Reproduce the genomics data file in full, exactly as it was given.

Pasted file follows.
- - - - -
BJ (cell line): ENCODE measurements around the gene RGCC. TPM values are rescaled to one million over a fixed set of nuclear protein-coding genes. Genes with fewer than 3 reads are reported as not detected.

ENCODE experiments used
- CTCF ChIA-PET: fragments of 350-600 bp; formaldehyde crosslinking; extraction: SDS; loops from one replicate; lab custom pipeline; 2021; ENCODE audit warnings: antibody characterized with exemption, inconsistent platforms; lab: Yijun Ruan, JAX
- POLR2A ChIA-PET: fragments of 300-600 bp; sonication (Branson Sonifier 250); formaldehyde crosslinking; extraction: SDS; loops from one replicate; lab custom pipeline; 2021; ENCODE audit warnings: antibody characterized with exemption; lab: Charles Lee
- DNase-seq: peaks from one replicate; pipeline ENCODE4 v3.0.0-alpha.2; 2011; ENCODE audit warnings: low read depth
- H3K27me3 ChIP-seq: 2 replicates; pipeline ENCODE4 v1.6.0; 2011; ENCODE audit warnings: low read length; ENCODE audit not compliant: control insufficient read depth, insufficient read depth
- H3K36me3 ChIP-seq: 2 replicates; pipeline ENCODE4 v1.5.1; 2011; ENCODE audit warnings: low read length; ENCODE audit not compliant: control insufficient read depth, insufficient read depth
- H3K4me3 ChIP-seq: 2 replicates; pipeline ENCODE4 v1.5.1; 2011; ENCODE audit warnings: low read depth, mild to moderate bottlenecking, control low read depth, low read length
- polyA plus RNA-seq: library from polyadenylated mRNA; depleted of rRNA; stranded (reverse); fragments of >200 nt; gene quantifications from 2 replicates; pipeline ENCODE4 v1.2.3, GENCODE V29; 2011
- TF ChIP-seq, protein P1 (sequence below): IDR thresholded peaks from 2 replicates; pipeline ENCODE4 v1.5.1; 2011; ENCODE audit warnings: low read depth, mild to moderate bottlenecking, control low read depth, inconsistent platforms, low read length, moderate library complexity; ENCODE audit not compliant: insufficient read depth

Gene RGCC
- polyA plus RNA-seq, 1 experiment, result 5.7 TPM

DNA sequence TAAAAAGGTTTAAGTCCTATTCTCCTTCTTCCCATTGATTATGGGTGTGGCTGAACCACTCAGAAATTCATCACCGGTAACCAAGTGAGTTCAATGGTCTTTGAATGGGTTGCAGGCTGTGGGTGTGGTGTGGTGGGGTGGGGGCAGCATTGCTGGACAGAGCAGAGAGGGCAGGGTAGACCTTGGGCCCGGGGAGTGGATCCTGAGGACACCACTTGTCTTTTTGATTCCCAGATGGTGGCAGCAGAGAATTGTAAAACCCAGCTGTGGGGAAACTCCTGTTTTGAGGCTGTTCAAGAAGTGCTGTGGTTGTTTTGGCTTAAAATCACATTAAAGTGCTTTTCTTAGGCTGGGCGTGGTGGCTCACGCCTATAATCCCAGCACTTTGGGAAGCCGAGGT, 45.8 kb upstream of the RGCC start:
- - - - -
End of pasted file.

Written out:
BJ (cell line): ENCODE measurements around the gene RGCC. TPM values are rescaled to one million over a fixed set of nuclear protein-coding genes. Genes with fewer than 3 reads are reported as not detected.

ENCODE experiments used
- CTCF ChIA-PET: fragments of 350-600 bp; formaldehyde crosslinking; extraction: SDS; loops from one replicate; lab custom pipeline; 2021; ENCODE audit warnings: antibody characterized with exemption, inconsistent platforms; lab: Yijun Ruan, JAX
- POLR2A ChIA-PET: fragments of 300-600 bp; sonication (Branson Sonifier 250); formaldehyde crosslinking; extraction: SDS; loops from one replicate; lab custom pipeline; 2021; ENCODE audit warnings: antibody characterized with exemption; lab: Charles Lee
- DNase-seq: peaks from one replicate; pipeline ENCODE4 v3.0.0-alpha.2; 2011; ENCODE audit warnings: low read depth
- H3K27me3 ChIP-seq: 2 replicates; pipeline ENCODE4 v1.6.0; 2011; ENCODE audit warnings: low read length; ENCODE audit not compliant: control insufficient read depth, insufficient read depth
- H3K36me3 ChIP-seq: 2 replicates; pipeline ENCODE4 v1.5.1; 2011; ENCODE audit warnings: low read length; ENCODE audit not compliant: control insufficient read depth, insufficient read depth
- H3K4me3 ChIP-seq: 2 replicates; pipeline ENCODE4 v1.5.1; 2011; ENCODE audit warnings: low read depth, mild to moderate bottlenecking, control low read depth, low read length
- polyA plus RNA-seq: library from polyadenylated mRNA; depleted of rRNA; stranded (reverse); fragments of >200 nt; gene quantifications from 2 replicates; pipeline ENCODE4 v1.2.3, GENCODE V29; 2011
- TF ChIP-seq, protein P1 (sequence below): IDR thresholded peaks from 2 replicates; pipeline ENCODE4 v1.5.1; 2011; ENCODE audit warnings: low read depth, mild to moderate bottlenecking, control low read depth, inconsistent platforms, low read length, moderate library complexity; ENCODE audit not compliant: insufficient read depth

Gene RGCC
- polyA plus RNA-seq, 1 experiment, result 5.7 TPM

DNA sequence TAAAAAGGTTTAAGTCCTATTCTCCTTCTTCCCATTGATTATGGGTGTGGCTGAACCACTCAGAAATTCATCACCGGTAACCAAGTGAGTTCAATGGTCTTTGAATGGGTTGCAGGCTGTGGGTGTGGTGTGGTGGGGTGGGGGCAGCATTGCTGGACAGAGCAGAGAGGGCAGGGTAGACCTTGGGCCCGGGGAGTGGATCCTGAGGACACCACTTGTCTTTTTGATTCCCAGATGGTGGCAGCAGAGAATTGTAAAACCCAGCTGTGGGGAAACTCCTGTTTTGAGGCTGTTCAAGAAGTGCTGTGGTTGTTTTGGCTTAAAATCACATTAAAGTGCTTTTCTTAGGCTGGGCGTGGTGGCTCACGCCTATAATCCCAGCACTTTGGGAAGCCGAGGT, 45.8 kb upstream of the RGCC start: